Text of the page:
Glenwood Management is foreclosing on $78.6 million in loans that were given to developer Tribeach Holdings. 301 West 46th Street, at the corner of Eighth Avenue, where Tribeach sought to build a 38-story hotel and condominium was battered by the economic downturn. By 2009, construction ground to a halt. The original lender on the project, Bank of Scotland, declared the loans in default. On September 13, the bank sold the note for an undisclosed price to Glenwood's entity West 46th Street LLC, a lawsuit filed shows.

PB Capital, the American subsidiary of Deutsche Postbank, was granted a receiver to oversee Sorrento New York, a stalled 43-story condominium and extended-stay hotel that is the subject of an $84 million foreclosure suit. The Ismael Levya-designed tower, at 306 West 48th Street, was developed by manhattan-based Esplanade Capital. Investors were named as the guarantors of $84 million in loans for the newly constructed project, which was scheduled to include extended-stay housing under the BridgeStreet Worldwide hotel brand.

Construction on Extell Development's 34-story International Gem Tower condominium, on West 47th Street between Fifth and Sixth avenues, is on hold. Meanwhile, 580 Fifth Avenue, at the corner of 47th Street, is looking to be the center of the global diamond trade. Though Extell's tower was recently approved as a Foreign Trade Zone by the U.S. Department of Commerce, 580 Fifth Avenue at 400,000 square feet is 95 percent leased, while the Gem Tower's 750,000 square feet remain frozen at sidewalk level.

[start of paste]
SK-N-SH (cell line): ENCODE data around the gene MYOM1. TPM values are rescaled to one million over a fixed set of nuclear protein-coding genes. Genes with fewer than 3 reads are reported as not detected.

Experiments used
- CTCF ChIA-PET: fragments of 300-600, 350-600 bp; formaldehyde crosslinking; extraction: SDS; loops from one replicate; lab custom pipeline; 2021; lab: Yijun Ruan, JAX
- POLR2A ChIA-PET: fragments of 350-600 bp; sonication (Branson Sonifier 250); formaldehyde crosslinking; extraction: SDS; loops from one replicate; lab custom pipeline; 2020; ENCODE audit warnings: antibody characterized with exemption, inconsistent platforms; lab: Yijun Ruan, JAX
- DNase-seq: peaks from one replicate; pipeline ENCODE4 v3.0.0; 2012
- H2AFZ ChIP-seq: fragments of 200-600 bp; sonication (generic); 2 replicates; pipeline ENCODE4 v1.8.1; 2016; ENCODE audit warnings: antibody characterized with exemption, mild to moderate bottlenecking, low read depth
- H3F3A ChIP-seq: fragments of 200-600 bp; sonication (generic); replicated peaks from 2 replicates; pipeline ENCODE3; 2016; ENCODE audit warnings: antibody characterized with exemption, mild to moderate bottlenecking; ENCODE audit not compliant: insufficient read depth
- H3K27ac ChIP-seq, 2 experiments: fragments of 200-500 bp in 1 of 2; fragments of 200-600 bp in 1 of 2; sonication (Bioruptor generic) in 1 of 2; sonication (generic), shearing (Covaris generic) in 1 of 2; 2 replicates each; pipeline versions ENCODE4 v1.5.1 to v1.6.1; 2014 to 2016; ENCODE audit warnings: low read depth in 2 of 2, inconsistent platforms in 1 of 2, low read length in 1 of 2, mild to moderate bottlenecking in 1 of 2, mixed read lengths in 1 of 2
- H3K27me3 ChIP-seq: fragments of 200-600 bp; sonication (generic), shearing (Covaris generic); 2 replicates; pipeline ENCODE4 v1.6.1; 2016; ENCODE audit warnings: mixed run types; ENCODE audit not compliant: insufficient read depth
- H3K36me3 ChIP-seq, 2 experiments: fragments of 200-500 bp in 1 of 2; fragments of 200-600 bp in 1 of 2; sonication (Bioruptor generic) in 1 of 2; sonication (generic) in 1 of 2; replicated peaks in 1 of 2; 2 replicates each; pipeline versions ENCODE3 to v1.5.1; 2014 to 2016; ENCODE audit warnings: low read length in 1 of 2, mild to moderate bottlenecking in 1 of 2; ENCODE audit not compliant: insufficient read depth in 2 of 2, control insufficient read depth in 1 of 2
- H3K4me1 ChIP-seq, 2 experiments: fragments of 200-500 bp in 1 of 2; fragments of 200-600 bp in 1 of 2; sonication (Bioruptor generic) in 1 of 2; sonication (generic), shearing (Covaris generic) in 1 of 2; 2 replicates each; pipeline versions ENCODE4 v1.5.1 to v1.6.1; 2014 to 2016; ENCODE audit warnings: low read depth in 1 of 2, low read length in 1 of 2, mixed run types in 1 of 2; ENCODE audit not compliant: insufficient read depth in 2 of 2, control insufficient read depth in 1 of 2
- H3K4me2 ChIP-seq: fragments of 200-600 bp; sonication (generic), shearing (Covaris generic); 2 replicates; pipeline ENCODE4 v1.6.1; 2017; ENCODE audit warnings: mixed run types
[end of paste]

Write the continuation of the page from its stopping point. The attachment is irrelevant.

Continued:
The city is kicking off a search for companies that would install 50,000 square feet worth of solar panels atop the Brooklyn Army Terminal's main industrial building. The $10 million project would result in the largest solar-energy system in the city, partially powering the 97-acre office and industrial complex in Sunset Park and two smaller city-owned sites that have not been picked out yet. If it succeeds, the Bloomberg administration is looking to replicate the technology elsewhere, including at the Brooklyn Cruise Terminal.

The developers of the embattled Trump Soho condominium-hotel are offering to refund buyers as much as half of their deposits, if they agree not to join a lawsuit that accuses them of fraudulent misrepresentations at the 46-story Spring Street building. Only those buyers who have not yet closed would be eligible for the refund, though it is unclear how many have been offered. They must think the fraud lawsuit has legitimacy and that they will have to settle for more than 50 percent. Or, the refunds could mean that the developers could be planning to convert the entire project to a hotel.

The owner of 885 Third Avenue has filed for bankruptcy. Metropolitan 885 Third Avenue Leasehold LLC, the owner of the tower known as the "Lipstick Building," has listed as much as $500 million in debts and assets while filing for Chapter 11 bankruptcy in a Manhattan court. Foreclosure on the building has loomed for months, after the owner defaulted on a $210 million loan earlier this year.